Michael Wiitala
Cleveland State University
Saint Anselm’s ontological argument is usually interpreted either (1) as an attempt to deductively prove God’s existence or (2) as a form of prayer, which is not intended to “prove” God’s existence, but rather to deepen the devotion of those who already believe. In this paper I attempt to find a mean between these two interpretations, showing that while Anselm’s argument is not a deductive proof, it is nevertheless a proof of God’s existence. I argue that Anselm’s ontological argument is analogous to Aristotle’s to elegktikōs apodeixai (retorsive argument) for the truth of the principle of non-contradiction in Metaphysics IV: an argument that does not move from premises to conclusion, but rather demonstrates the truth of its conclusion by showing that its conclusion is always presupposed. I argue that interpreting Anselm’s ontological argument in this way exempts it from the most common objections against it.
Keywords Anselm  Ontological Argument  God's Existence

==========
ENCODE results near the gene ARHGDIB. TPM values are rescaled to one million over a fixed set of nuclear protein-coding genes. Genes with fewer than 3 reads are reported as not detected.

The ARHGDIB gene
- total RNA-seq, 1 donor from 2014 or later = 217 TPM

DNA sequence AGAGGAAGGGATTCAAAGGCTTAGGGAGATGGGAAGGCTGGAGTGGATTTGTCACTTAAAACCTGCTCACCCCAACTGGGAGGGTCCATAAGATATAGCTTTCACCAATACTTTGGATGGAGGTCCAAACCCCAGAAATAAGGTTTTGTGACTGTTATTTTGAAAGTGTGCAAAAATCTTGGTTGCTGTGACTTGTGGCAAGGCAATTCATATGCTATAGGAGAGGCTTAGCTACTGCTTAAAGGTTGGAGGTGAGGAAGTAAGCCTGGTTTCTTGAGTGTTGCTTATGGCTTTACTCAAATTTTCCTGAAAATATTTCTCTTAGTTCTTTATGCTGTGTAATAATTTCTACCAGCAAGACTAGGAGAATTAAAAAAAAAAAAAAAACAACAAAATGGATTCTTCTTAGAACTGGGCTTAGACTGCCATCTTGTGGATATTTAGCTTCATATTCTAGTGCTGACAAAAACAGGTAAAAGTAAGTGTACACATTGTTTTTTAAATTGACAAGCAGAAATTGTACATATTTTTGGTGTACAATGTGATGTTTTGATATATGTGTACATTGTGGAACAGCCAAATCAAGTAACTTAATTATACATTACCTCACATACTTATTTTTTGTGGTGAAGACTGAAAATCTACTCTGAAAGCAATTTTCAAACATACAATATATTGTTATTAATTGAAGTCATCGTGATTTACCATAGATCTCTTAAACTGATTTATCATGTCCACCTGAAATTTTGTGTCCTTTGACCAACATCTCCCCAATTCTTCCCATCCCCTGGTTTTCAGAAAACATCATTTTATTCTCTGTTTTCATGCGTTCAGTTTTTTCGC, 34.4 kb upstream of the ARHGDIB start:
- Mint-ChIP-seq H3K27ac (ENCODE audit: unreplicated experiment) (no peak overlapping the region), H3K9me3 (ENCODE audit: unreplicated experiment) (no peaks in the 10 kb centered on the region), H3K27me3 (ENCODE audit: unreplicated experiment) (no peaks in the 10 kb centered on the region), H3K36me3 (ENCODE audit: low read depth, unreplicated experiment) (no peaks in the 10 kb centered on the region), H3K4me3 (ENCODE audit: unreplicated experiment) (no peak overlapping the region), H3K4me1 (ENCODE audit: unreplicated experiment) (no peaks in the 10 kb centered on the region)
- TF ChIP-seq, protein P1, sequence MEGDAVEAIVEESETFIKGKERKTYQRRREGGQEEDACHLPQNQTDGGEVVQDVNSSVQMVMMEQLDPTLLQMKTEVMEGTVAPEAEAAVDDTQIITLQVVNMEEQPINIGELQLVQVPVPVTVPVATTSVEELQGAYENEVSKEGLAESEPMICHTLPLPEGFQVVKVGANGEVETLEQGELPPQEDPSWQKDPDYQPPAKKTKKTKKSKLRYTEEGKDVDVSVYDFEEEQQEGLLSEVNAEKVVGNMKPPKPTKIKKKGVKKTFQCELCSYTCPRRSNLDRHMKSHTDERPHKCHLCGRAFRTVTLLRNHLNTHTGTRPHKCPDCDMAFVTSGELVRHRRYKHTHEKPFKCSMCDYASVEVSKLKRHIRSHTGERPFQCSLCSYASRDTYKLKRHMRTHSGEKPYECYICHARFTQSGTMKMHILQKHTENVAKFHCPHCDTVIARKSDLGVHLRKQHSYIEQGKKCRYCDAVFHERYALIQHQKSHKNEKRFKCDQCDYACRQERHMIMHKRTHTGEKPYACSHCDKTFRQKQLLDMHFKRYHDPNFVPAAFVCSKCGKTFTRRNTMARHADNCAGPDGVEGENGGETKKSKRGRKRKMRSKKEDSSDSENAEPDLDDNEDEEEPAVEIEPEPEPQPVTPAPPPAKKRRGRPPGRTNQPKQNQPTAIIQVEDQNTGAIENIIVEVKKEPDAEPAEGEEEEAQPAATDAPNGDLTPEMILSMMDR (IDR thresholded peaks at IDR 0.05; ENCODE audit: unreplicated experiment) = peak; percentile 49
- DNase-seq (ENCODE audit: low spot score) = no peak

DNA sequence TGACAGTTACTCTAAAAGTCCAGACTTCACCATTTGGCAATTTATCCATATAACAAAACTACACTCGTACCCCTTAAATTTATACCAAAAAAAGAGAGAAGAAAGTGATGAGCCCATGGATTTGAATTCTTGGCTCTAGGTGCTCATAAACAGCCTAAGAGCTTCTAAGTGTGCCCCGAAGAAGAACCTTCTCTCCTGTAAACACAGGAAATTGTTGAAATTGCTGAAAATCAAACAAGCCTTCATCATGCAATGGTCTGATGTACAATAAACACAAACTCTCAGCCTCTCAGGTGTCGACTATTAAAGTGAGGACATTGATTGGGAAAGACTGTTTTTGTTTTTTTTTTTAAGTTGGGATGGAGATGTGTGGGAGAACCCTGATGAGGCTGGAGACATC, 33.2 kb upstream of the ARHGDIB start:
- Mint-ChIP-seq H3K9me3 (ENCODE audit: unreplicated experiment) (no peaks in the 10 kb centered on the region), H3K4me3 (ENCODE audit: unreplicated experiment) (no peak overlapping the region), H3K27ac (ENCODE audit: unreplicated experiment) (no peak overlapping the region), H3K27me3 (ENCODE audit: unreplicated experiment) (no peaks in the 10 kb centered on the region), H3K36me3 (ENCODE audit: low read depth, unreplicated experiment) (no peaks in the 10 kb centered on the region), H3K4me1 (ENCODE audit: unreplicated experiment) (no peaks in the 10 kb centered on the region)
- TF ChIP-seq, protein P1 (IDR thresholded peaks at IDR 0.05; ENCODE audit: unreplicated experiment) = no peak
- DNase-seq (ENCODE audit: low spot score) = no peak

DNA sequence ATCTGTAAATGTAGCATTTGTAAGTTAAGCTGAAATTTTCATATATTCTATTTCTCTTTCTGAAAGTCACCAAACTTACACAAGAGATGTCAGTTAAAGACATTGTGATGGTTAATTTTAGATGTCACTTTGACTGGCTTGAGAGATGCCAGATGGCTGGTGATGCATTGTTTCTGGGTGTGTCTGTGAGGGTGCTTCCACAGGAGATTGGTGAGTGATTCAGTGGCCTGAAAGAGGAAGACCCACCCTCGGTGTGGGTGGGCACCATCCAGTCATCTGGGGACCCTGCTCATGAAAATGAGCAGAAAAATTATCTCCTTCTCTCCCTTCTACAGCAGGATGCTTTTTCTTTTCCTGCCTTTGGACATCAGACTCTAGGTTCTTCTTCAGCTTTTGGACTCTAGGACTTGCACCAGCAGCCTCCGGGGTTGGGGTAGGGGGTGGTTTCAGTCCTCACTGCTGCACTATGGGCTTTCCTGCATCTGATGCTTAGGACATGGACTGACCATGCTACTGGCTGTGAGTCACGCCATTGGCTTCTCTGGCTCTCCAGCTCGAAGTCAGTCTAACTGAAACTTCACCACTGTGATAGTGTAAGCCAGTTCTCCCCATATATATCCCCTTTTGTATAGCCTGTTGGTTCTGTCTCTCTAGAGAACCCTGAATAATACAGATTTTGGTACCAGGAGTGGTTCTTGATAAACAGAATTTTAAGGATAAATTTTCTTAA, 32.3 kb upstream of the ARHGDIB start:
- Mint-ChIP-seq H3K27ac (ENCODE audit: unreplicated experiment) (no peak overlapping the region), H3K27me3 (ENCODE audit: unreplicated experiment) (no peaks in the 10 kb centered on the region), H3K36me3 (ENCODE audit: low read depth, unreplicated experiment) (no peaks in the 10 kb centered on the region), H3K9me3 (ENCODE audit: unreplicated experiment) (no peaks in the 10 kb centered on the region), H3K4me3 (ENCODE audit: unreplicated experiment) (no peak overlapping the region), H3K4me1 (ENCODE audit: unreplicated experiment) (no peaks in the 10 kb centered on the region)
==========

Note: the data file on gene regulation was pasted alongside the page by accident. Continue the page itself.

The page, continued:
Categories (categorize this paper)
DOI 10.5840/acpaproc20128611
Edit this record
Mark as duplicate
Export citation
Find it on Scholar
Request removal from index
Revision history

Download options

PhilArchive copy

Upload a copy of this paper     Check publisher's policy     Papers currently archived: 63,319
External links

Setup an account with your affiliations in order to access resources via your University's proxy server
Configure custom proxy (use this if your affiliation does not provide a proxy)
Through your library

References found in this work BETA

No references found.

Add more references

Citations of this work BETA

No citations found.

Add more citations

Similar books and articles


Added to PP index

Total views
53 ( #200,740 of 2,448,685 )

Recent downloads (6 months)
5 ( #142,635 of 2,448,685 )

How can I increase my downloads?


My notes